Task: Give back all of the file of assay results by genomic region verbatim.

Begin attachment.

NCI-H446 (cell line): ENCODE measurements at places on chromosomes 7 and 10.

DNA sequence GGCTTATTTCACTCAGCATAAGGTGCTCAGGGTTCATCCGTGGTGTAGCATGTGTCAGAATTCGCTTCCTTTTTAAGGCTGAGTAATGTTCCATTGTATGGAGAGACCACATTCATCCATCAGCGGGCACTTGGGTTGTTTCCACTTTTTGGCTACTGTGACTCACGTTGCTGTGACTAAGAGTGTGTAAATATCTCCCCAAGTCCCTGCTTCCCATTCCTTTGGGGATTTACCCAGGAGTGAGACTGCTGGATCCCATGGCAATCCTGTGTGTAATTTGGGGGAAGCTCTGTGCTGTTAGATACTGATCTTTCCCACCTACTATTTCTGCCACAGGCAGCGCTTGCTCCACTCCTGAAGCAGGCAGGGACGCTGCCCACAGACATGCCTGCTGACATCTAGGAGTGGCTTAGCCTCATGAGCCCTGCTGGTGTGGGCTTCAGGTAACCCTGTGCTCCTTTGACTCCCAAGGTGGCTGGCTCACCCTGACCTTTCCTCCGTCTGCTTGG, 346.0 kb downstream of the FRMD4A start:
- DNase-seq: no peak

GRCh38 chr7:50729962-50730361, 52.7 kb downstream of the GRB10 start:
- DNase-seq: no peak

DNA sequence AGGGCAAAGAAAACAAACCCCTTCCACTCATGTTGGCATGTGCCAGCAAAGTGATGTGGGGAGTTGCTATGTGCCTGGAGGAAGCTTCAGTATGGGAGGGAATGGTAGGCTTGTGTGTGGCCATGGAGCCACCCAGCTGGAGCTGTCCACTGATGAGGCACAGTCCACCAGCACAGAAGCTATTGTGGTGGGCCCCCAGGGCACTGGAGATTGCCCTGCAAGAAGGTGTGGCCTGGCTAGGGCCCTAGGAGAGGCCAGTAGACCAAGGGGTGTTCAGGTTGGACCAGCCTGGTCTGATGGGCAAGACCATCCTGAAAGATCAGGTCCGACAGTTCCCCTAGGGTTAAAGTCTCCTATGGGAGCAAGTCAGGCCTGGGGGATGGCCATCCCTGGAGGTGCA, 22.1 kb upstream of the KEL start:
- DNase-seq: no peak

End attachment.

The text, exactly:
NCI-H446 (cell line): ENCODE measurements at places on chromosomes 7 and 10.

DNA sequence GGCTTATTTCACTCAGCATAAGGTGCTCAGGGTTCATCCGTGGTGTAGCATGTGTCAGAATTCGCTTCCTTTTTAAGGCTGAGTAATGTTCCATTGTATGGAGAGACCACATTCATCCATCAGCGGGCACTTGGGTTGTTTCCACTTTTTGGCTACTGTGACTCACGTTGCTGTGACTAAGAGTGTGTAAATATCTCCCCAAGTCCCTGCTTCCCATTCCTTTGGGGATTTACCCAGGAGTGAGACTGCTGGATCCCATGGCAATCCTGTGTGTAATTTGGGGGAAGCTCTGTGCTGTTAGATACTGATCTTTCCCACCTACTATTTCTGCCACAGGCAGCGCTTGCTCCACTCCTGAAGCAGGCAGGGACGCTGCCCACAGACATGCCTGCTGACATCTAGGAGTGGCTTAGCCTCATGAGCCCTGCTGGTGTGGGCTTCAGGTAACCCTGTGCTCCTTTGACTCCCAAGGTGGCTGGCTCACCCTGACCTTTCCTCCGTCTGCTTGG, 346.0 kb downstream of the FRMD4A start:
- DNase-seq: no peak

GRCh38 chr7:50729962-50730361, 52.7 kb downstream of the GRB10 start:
- DNase-seq: no peak

DNA sequence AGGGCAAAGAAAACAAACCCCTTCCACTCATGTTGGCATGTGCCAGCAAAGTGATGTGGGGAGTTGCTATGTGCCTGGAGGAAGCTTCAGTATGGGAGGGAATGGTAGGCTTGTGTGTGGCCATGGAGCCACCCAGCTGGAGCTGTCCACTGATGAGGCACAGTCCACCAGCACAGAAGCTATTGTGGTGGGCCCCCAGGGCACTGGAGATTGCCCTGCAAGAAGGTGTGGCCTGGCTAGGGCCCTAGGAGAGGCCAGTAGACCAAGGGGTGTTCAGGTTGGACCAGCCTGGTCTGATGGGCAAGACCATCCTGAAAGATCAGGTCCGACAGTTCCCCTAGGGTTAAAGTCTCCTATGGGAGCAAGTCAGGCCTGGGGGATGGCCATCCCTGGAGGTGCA, 22.1 kb upstream of the KEL start:
- DNase-seq: no peak